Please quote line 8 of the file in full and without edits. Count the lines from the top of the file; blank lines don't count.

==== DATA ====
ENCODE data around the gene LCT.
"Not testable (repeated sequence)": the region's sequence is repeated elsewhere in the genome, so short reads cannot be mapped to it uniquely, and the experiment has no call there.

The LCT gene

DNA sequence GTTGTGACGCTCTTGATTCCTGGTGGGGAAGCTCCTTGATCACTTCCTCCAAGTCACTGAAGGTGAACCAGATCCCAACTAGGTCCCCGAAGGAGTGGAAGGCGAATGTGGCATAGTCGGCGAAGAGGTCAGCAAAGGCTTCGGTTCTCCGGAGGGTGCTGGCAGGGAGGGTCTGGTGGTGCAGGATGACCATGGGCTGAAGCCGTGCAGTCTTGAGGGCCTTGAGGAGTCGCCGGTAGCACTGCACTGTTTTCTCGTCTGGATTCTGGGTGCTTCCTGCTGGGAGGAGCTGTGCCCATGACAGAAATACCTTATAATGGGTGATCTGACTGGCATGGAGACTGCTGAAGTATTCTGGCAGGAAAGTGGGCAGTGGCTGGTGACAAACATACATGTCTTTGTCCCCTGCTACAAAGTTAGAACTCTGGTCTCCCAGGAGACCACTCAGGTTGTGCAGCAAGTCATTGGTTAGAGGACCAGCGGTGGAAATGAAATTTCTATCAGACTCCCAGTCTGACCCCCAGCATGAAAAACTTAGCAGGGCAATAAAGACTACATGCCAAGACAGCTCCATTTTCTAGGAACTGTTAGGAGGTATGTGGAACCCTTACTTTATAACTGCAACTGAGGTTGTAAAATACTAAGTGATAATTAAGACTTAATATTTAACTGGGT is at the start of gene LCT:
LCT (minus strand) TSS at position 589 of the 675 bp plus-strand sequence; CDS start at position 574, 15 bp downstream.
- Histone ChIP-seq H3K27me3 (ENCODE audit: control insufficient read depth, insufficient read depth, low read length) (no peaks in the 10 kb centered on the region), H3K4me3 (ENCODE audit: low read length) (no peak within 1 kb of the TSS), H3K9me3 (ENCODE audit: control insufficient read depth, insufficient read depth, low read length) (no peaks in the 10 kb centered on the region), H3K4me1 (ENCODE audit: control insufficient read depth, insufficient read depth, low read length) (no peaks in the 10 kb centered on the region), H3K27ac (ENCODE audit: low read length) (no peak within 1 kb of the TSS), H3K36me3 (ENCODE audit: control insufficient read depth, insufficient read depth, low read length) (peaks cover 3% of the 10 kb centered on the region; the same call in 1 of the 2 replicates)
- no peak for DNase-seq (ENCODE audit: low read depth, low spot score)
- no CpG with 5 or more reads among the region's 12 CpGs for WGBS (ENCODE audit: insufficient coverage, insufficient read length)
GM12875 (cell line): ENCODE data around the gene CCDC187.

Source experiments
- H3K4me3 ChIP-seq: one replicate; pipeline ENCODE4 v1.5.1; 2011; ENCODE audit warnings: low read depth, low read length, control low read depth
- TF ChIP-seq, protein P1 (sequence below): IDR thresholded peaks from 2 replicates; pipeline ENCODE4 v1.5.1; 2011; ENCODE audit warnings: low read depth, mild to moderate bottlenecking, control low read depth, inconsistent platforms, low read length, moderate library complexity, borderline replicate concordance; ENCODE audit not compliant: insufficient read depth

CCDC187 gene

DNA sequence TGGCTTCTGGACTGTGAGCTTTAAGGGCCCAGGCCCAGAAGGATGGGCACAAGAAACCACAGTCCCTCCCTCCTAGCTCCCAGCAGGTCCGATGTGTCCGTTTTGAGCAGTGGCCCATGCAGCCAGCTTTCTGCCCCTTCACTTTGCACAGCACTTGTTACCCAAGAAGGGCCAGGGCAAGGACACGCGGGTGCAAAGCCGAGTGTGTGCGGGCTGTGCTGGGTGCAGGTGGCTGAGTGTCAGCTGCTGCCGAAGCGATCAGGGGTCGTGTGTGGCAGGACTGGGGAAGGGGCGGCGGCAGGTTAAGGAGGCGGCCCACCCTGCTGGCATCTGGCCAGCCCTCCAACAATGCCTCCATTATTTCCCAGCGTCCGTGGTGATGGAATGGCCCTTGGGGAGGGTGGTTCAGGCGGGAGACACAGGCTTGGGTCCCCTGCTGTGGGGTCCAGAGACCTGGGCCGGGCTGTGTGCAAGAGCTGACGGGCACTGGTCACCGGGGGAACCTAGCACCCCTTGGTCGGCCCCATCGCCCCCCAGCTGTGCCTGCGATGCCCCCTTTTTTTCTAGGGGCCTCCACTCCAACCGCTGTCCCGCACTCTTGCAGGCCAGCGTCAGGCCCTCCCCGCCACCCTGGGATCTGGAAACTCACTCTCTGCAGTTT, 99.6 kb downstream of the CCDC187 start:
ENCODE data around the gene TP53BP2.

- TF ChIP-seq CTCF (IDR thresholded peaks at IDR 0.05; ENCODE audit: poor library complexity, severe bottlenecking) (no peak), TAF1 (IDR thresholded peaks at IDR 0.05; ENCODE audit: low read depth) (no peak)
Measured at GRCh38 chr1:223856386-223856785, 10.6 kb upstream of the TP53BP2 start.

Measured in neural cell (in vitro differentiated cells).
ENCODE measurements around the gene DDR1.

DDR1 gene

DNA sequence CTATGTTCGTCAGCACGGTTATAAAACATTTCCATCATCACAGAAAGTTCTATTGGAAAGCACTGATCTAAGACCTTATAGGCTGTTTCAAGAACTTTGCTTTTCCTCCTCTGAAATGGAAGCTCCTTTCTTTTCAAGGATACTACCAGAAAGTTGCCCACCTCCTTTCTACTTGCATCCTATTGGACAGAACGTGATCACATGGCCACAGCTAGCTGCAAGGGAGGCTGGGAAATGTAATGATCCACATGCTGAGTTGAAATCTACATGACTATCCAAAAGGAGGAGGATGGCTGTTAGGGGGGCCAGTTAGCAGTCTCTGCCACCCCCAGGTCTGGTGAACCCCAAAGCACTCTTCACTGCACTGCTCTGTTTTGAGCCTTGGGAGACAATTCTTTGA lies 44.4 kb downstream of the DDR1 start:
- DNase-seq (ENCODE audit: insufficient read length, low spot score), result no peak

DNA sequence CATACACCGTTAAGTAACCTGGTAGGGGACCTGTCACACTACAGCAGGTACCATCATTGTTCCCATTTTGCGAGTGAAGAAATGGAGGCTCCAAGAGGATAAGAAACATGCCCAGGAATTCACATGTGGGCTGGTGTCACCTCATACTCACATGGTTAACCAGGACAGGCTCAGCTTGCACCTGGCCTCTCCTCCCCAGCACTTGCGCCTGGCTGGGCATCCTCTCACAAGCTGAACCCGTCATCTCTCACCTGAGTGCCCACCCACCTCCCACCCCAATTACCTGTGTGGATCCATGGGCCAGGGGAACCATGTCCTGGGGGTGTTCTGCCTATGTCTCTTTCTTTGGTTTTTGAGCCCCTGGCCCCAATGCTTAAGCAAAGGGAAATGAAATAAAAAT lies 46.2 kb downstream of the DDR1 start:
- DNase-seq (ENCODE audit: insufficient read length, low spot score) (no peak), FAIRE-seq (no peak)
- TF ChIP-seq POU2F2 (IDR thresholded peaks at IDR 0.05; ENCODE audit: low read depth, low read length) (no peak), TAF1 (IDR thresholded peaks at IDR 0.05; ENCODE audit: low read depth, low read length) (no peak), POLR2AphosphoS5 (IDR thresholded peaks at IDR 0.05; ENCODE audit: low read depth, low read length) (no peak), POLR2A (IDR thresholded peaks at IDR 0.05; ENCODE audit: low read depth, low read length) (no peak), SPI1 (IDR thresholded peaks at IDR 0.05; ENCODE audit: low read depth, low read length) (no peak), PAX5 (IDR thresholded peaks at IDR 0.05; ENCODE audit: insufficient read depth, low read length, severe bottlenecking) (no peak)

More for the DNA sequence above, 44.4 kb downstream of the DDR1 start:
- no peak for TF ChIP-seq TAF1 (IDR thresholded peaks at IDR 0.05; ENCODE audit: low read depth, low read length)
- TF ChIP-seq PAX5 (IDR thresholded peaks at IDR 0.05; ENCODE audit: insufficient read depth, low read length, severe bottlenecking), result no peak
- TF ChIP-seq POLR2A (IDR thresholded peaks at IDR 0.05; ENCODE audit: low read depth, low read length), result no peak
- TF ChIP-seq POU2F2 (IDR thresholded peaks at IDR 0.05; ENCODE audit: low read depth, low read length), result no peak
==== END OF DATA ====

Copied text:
- no CpG with 5 or more reads among the region's 12 CpGs for WGBS (ENCODE audit: insufficient coverage, insufficient read length)